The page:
Convert VirtualBox (vdi) to VMWare (vmdk)

Recently I decided to switch from VMWare desktop to VirtualBox desktop VM software. I've heard great things about VirtualBox (speed and less-overhead being two very nice features). I did not need to migrate a VM because I wanted a fresh install of Win2008 R2 Enterprise and MSSQL 2008 R2 64-bit. I've been using VirtualBox for a few months now and for the most part it's worked out great, but there were certain things I missed from VMWare desktop. The reasons aren't really that important (I have nothing against VirtualBox and still think it's pretty awesome), but I thought I'd just share how I converted it.

I did a lot of research on the web and found many tutorials and walkthroughs for earlier versions of VirtualBox, but when I went to use those lengthy methods, I found that they weren't possible anymore (at least not the same way). The old way (which is still possible, but with a different utility) also required another program called qemu-img. You actually can still use the old method of converting the VM to raw format and then convert it again to VMWare's vmdk format using Quem-img (each conversion can take a while depending on the size of the VM). However, as of VirtualBox 3.1+ you can now do it all in one command line (and only have to do one conversion).

I'm on a Mac, so the example below is for Mac (using VMWare Fusion). But the same command line should work for Windows (you just need to substitute the paths and point to the vboxmanage.exe file instead of the contents in the app file as seen below). Also, the source and destination paths are custom in this case (I'm currently storing mine on an external storage device).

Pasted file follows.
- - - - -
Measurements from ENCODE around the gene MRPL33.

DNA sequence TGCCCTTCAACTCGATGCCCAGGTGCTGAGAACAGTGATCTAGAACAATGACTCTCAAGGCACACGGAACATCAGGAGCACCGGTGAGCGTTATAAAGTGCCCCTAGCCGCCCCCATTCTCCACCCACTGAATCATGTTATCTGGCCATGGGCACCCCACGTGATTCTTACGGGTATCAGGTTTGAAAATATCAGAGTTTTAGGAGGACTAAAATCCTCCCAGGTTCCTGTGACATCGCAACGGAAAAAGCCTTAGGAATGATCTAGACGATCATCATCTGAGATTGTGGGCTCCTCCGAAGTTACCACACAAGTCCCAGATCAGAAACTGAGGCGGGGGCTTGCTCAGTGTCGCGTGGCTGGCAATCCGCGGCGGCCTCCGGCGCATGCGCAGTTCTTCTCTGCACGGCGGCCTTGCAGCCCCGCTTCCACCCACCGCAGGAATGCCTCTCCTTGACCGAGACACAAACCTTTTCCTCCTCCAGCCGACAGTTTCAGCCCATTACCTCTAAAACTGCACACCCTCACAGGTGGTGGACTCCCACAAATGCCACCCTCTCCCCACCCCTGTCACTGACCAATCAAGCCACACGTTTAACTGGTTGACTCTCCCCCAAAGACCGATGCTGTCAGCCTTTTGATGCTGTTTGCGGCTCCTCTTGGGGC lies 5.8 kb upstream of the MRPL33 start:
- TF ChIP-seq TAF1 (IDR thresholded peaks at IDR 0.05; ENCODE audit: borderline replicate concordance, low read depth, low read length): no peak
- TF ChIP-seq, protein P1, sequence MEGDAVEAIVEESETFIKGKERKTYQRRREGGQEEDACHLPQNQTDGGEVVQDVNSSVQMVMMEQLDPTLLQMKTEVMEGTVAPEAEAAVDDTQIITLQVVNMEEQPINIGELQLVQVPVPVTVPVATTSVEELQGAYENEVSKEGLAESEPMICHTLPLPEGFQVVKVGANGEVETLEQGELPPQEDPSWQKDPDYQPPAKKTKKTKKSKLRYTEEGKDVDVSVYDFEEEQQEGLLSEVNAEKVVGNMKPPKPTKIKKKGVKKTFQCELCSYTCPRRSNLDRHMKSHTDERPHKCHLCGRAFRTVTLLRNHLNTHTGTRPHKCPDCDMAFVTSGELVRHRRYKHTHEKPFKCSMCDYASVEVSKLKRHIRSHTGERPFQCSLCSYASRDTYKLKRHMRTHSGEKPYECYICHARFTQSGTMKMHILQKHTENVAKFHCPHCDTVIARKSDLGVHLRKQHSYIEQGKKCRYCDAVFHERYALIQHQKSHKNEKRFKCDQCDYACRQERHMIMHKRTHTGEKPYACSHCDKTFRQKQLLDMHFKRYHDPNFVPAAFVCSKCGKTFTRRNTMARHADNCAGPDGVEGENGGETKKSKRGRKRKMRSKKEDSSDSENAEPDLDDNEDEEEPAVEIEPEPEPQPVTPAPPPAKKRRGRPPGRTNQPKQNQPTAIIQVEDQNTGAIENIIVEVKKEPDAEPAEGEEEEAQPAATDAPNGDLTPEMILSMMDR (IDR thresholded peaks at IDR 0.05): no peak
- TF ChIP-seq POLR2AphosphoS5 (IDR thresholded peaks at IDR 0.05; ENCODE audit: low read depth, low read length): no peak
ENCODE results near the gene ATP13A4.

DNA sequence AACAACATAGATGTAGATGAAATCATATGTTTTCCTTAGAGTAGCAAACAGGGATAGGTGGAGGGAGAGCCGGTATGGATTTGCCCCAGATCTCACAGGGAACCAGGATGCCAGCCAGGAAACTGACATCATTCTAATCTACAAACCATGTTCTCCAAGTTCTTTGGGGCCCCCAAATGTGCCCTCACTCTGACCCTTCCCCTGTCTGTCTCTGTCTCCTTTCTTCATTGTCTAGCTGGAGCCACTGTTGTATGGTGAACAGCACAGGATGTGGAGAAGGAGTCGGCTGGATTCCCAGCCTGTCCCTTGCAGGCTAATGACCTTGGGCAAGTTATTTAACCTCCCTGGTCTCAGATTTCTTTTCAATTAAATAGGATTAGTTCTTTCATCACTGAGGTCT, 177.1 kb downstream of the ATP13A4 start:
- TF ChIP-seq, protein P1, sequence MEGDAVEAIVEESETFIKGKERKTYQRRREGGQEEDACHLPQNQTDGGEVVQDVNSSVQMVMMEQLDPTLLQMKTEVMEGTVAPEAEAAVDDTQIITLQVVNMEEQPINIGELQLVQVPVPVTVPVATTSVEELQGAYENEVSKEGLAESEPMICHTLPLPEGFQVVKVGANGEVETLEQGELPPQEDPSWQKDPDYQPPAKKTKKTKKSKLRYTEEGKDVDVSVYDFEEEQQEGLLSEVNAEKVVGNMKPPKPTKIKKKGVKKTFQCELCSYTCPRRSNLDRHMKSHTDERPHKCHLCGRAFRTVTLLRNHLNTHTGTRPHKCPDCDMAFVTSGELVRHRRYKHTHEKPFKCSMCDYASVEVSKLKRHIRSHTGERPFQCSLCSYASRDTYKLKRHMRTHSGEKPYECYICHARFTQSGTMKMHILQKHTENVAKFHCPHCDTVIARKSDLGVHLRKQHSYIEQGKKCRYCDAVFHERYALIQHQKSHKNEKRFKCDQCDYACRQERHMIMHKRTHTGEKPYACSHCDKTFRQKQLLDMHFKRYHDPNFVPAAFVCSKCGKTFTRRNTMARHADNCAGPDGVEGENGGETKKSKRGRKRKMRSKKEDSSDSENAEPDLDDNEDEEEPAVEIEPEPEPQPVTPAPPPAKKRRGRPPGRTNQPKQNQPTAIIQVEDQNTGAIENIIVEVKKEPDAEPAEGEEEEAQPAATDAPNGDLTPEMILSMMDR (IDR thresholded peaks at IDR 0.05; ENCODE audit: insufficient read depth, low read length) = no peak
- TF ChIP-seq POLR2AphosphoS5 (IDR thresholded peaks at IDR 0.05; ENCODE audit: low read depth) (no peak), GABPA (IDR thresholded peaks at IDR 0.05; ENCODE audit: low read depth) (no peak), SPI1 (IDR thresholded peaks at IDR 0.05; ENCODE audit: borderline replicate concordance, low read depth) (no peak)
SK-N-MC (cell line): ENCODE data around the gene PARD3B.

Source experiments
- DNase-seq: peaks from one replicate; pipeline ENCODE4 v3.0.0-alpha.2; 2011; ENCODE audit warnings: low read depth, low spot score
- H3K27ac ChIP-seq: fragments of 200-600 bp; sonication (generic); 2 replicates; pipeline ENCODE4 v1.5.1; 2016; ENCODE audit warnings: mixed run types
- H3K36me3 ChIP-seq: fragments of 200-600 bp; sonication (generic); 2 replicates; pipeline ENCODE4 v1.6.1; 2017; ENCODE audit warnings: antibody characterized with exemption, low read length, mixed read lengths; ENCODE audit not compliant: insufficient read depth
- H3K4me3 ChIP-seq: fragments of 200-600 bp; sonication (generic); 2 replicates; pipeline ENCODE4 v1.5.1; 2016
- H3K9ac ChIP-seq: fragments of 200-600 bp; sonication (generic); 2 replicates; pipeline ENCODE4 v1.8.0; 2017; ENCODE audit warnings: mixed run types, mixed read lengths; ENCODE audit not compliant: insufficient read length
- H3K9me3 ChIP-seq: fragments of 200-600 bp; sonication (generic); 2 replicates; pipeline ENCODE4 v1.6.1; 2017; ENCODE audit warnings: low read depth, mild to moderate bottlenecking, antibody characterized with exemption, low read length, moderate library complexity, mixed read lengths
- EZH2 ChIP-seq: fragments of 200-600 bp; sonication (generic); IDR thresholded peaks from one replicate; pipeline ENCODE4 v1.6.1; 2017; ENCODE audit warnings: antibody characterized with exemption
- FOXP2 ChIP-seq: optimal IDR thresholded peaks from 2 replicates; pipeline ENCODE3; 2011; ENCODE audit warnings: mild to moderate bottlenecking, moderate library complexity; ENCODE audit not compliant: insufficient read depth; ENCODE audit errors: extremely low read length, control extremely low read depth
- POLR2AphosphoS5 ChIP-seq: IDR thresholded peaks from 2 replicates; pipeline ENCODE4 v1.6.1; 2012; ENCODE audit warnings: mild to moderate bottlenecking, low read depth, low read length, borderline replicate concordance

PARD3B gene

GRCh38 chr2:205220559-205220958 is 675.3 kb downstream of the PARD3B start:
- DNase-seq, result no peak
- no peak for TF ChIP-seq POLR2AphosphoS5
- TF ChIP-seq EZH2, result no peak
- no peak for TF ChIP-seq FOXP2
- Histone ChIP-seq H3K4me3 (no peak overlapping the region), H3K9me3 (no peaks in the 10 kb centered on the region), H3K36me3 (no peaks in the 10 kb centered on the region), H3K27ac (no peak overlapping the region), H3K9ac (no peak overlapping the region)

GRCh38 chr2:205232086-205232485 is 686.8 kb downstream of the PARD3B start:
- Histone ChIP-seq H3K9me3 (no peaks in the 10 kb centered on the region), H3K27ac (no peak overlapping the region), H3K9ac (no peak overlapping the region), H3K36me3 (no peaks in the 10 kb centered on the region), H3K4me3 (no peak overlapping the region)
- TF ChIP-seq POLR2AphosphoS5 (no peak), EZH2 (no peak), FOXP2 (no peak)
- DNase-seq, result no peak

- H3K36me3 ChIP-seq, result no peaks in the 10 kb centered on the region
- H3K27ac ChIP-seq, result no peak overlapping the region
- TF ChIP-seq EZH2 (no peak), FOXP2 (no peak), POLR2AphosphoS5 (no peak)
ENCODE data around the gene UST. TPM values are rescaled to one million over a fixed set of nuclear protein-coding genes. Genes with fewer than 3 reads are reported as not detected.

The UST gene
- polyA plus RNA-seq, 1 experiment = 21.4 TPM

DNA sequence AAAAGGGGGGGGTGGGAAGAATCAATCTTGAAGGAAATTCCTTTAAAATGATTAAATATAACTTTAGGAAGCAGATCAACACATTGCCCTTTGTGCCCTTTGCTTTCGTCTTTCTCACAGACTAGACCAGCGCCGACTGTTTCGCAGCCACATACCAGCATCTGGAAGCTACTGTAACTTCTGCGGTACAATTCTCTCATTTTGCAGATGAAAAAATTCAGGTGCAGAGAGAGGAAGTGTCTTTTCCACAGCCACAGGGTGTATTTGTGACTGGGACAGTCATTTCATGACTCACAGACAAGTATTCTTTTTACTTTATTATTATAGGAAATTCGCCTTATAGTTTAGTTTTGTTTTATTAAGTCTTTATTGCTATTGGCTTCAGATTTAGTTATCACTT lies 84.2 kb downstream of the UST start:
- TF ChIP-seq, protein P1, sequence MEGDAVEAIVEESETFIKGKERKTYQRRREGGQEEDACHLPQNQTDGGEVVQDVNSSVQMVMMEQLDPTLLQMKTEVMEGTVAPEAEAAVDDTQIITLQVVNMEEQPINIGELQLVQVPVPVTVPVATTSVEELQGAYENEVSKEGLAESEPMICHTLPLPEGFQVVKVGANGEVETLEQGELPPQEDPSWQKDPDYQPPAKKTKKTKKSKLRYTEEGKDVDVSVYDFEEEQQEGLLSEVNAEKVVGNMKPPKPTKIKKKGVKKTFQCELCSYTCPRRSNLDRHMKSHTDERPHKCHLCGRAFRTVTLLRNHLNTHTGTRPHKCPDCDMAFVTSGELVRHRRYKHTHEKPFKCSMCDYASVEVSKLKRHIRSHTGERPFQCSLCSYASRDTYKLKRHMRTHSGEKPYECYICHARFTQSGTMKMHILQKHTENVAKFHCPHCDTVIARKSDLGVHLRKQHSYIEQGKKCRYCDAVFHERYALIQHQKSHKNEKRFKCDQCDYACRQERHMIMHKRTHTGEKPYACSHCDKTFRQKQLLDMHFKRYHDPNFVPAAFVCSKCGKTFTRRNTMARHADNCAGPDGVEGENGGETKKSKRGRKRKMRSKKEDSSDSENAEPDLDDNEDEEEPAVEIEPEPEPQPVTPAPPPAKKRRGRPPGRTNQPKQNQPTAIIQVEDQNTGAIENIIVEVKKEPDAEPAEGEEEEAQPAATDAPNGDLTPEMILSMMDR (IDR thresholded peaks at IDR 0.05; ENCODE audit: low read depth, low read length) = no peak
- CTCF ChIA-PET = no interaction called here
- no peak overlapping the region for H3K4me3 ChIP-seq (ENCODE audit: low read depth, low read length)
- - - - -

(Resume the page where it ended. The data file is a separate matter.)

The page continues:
In the following example I'm calling my virtual machine filename windows.vdi for simplicity (most likely your filename is long and has spaces like mine. Thus I suggest wrapping your file locations in quotes).

view plain print about
1/Applications/ clonehd "/Volumes/Drobo/Virtual Machines/windows.vdi" "/Volumes/Drobo/Virtual Machines/windows.vmdk" -format VMDK -variant standard -type normal -remember

Note: It is VERY important to have the full paths to the source and destination files otherwise you'll get an ambiguous error message as I found out the hard way (with some google searching I was able to figure it out though). I believe this effects Windows users as well (not positive on that).

I wish I could give credit to the forum post that I dug most of this up in (I believe it was somewhere in the VirtualBox forums). Sorry to whomever I'm not giving proper credit.

After the conversion is complete, open VMWare and create a new virtual machine. Choose the option to open an existing VM.

I converted the VM with VirtualBox v3.2.8 and then opened the new file in VMWare Fusion 3.1.1. VMWare said the vmdk file was an older format and needed to be updated (I agreed of course). A few seconds later the VM opened successfully. As expected, new drivers were auto-detected and added (I believe I had to reboot the VM OS twice) and then I installed the latest VMWare Tools (followed by another reboot - all expected).